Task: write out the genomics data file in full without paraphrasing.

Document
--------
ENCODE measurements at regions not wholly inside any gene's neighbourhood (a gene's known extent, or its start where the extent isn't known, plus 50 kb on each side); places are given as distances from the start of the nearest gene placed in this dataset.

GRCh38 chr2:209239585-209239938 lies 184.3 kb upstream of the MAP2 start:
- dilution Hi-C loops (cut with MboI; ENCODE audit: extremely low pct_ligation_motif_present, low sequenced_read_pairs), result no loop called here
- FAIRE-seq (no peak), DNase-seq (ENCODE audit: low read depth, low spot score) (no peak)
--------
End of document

ENCODE measurements at regions not wholly inside any gene's neighbourhood (a gene's known extent, or its start where the extent isn't known, plus 50 kb on each side); places are given as distances from the start of the nearest gene placed in this dataset.

GRCh38 chr2:209239585-209239938 lies 184.3 kb upstream of the MAP2 start:
- dilution Hi-C loops (cut with MboI; ENCODE audit: extremely low pct_ligation_motif_present, low sequenced_read_pairs), result no loop called here
- FAIRE-seq (no peak), DNase-seq (ENCODE audit: low read depth, low spot score) (no peak)